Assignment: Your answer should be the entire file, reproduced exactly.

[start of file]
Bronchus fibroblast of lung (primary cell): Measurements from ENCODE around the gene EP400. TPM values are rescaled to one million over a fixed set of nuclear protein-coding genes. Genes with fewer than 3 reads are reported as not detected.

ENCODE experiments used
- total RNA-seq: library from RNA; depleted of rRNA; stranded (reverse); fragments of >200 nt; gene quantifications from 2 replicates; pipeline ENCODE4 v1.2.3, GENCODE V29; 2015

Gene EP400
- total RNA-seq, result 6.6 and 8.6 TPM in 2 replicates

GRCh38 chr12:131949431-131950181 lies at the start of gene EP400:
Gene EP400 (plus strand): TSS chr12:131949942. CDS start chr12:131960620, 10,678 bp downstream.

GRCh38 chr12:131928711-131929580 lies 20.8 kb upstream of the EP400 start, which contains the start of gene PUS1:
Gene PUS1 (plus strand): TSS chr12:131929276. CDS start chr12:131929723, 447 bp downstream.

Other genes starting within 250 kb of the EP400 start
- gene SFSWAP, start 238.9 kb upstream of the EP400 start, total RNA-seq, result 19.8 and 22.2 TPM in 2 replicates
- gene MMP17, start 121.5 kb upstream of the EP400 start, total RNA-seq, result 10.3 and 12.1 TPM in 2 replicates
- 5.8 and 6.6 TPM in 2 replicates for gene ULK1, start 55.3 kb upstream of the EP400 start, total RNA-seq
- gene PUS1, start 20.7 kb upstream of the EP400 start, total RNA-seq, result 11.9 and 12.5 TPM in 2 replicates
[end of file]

Bronchus fibroblast of lung (primary cell): Measurements from ENCODE around the gene EP400. TPM values are rescaled to one million over a fixed set of nuclear protein-coding genes. Genes with fewer than 3 reads are reported as not detected.

ENCODE experiments used
- total RNA-seq: library from RNA; depleted of rRNA; stranded (reverse); fragments of >200 nt; gene quantifications from 2 replicates; pipeline ENCODE4 v1.2.3, GENCODE V29; 2015

Gene EP400
- total RNA-seq, result 6.6 and 8.6 TPM in 2 replicates

GRCh38 chr12:131949431-131950181 lies at the start of gene EP400:
Gene EP400 (plus strand): TSS chr12:131949942. CDS start chr12:131960620, 10,678 bp downstream.

GRCh38 chr12:131928711-131929580 lies 20.8 kb upstream of the EP400 start, which contains the start of gene PUS1:
Gene PUS1 (plus strand): TSS chr12:131929276. CDS start chr12:131929723, 447 bp downstream.

Other genes starting within 250 kb of the EP400 start
- gene SFSWAP, start 238.9 kb upstream of the EP400 start, total RNA-seq, result 19.8 and 22.2 TPM in 2 replicates
- gene MMP17, start 121.5 kb upstream of the EP400 start, total RNA-seq, result 10.3 and 12.1 TPM in 2 replicates
- 5.8 and 6.6 TPM in 2 replicates for gene ULK1, start 55.3 kb upstream of the EP400 start, total RNA-seq
- gene PUS1, start 20.7 kb upstream of the EP400 start, total RNA-seq, result 11.9 and 12.5 TPM in 2 replicates